“Elena, what the heck are you doing?” I wiped my eyes. She backed away from Ernie, fidgeting.
“I got… thirsty?” She wrung her hands. “Look, babe I know you’ve had a hard time lately, so have I. I just need a bit of a pick me up. You know, to keep me going through the day.” She smiled weakly.
“But… you could die.” I said, still holding the quilt around my waist.
“I promise to keep it to a minimum if you promise to keep my secret.” She said, rubbing my shoulders. I nodded. And I kept nodding until I cried. I kept nodding until my soul shook the earth from it’s core. I kept nodding, though it hurt to know I was watching Elena die before me
When you start to break down and collapse onto life, it doesn’t work very well. The sun still rises every day, and life pulls you forward with a hook through your cheek. So the next morning I decided I might as well swim along for the ride. The first step was for me to relearn my home. By my home I mean my house, neighborhood and all of Orlin. My house had four big rooms. Mother and Fathers, the living room, the dining room and my room. I spent hours running my finger along every bookshelf, every hunting trophy, every mirror. Without putting shoes on, I swung open the front door. Though I felt like life had shifted tectonic plates, Lexing Boulevard looked just the same. The air still smelled like cut grass and gardening chemicals. It was still quiet enough to hear the cars driving into town a mile away. The sky was still leaking humidity and the sidewalk was still covered in a thin layer of dirt. Our neighbors, the Olsens were eating breakfast. I passed Ms. O’Neal’s place, a widow with two daughters who were all above six feet tall. The two daughter’s kept to themselves, never waved back or made eye contact. I passed the Carter-Johnson, a family of eight who all had nearly the same face. When you’d see one, they’d call your name and rush over for small talk. Across the street were the Allisters, a family of the three richest people in the county. Yes, that includes their nineteen year old daughter. She began her business plans at five, and was assistant director of a small company in town, and worked at least four paid internships. The parent ran the bank in town. Once I heard a boy joke that they were Jews in sheep’s clothing. Anne always hated violence, but she smacked that kid so hard the stars could see him. I plugged my nose when passing the pile of trash bags, and ran my hand along the twitching skin of the dogs that sleep on the corner. One lifted its eyes to my face, and licked my hand. I walked barefoot until I reached Rudder’s.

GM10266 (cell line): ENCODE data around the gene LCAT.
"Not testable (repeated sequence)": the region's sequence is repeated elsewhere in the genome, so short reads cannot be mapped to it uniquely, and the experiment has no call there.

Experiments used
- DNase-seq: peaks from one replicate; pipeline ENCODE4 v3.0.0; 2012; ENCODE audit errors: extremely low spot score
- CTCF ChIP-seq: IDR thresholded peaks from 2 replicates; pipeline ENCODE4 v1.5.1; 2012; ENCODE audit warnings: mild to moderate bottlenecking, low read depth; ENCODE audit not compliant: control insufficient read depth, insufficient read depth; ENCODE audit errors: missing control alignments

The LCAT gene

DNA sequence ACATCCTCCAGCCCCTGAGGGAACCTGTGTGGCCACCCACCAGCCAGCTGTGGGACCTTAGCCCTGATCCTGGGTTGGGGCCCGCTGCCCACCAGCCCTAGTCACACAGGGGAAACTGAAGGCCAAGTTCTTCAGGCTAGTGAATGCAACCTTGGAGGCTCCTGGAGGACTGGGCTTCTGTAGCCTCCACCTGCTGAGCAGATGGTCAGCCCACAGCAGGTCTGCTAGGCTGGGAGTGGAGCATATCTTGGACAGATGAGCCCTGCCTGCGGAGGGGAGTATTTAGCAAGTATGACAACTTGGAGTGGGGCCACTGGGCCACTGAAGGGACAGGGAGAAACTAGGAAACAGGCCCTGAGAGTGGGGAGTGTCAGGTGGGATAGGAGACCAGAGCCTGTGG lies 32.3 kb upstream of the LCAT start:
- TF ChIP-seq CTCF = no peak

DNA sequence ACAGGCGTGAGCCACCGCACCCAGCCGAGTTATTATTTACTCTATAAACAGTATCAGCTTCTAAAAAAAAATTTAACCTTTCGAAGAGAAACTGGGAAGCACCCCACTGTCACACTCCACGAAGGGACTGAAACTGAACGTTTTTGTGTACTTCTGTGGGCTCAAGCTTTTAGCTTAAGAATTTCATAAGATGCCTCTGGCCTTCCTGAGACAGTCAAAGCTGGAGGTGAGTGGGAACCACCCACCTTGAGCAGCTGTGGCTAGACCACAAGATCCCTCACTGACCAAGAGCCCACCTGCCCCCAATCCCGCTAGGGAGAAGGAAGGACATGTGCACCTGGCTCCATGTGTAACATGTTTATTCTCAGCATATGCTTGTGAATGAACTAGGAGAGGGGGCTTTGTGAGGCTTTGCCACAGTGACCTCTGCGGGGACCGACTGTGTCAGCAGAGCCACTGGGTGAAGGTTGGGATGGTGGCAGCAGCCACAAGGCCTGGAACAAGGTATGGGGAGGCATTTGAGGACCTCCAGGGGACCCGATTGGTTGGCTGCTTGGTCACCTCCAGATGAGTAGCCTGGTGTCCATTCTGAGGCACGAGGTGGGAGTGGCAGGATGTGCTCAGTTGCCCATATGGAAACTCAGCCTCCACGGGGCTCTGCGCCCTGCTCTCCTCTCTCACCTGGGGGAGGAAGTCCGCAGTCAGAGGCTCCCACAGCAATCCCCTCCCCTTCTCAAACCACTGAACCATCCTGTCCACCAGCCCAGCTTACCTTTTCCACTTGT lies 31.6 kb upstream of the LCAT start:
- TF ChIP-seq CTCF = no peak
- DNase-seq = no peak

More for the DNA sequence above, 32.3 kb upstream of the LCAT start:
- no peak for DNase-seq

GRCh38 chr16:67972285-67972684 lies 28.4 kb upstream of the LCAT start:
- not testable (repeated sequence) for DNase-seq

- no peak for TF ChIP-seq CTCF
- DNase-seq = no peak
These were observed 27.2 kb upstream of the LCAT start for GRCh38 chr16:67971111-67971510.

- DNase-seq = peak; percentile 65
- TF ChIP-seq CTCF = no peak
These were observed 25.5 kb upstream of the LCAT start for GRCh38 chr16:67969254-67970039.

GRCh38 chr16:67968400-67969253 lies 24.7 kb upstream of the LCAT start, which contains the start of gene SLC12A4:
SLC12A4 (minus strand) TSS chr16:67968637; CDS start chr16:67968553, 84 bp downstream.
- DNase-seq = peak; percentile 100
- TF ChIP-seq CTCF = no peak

I knocked on the frayed wooden door next the shop and waited. He pulled open the door with his toothbrush hanging out of his mouth. “Good morning.” He said sarcastically, arms outstretched. We walked up the stairs and were instantly attacked by his parrot Henley. Every time Hen saw people he’d act like he was just injected with five different steroids. He couldn’t speak, he wasn’t that kind of parrot. Infact, Henley was Illegal. When Rudder and Sherry wanted a parrot, a friend recommended a guy. When they had to do the trade in the dead of night behind a gas station, they still didn’t suspect anything. Turns out Hen is an endangered species from Puerto Rico. I spent hours at his house, and eventually decided to sleep there.
That night, Marissa and Avery’s house burned down. While they were sleeping, four men snuck onto their front yard with a pride flag. They set it ablaze, and soon the grass it got out of hand and the Nersha’s house caught fire. Three of them were arrested and identified, one ran from the scene. Marcus Hewing who worked at the bike shop a couple blocks east, Larry Fuller who ran a diner, and his son Emm. The next day father when Father opened the paper to the shocking headline, he shook his head.
“The gays, they are troubling. But the ones who recklessly attack them are highly dangerous. It was stupid, what they did, too.” He put the paper back on the table as mother came in with breakfast.
“The first amendment.” Mother said in a singsong voice, stroking dad’s balding hair.
“Betty, no.” He moved her hand to the table.
“I just think they’re exercising their faith to God and this country.” She said hesitantly. I pushed my chair out, and walked away without eating breakfast.